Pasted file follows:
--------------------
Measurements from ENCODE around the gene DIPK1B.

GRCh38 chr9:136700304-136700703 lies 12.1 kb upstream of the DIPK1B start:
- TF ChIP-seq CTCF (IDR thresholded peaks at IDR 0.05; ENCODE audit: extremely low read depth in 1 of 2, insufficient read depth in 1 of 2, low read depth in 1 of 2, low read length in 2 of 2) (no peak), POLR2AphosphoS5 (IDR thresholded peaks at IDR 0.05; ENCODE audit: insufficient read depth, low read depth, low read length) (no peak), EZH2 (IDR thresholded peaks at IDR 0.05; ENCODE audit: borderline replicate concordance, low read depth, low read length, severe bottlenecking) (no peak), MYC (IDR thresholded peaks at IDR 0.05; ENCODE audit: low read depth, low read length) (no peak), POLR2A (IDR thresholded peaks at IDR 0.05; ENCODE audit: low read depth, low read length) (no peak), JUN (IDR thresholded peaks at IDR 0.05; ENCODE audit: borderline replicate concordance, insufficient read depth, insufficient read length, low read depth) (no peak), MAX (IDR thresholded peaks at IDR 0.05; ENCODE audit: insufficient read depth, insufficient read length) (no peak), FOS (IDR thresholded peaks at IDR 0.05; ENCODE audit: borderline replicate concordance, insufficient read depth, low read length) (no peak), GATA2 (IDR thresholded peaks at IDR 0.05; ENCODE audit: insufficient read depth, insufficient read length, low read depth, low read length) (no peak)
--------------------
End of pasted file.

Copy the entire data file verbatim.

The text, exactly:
Measurements from ENCODE around the gene DIPK1B.

GRCh38 chr9:136700304-136700703 lies 12.1 kb upstream of the DIPK1B start:
- TF ChIP-seq CTCF (IDR thresholded peaks at IDR 0.05; ENCODE audit: extremely low read depth in 1 of 2, insufficient read depth in 1 of 2, low read depth in 1 of 2, low read length in 2 of 2) (no peak), POLR2AphosphoS5 (IDR thresholded peaks at IDR 0.05; ENCODE audit: insufficient read depth, low read depth, low read length) (no peak), EZH2 (IDR thresholded peaks at IDR 0.05; ENCODE audit: borderline replicate concordance, low read depth, low read length, severe bottlenecking) (no peak), MYC (IDR thresholded peaks at IDR 0.05; ENCODE audit: low read depth, low read length) (no peak), POLR2A (IDR thresholded peaks at IDR 0.05; ENCODE audit: low read depth, low read length) (no peak), JUN (IDR thresholded peaks at IDR 0.05; ENCODE audit: borderline replicate concordance, insufficient read depth, insufficient read length, low read depth) (no peak), MAX (IDR thresholded peaks at IDR 0.05; ENCODE audit: insufficient read depth, insufficient read length) (no peak), FOS (IDR thresholded peaks at IDR 0.05; ENCODE audit: borderline replicate concordance, insufficient read depth, low read length) (no peak), GATA2 (IDR thresholded peaks at IDR 0.05; ENCODE audit: insufficient read depth, insufficient read length, low read depth, low read length) (no peak)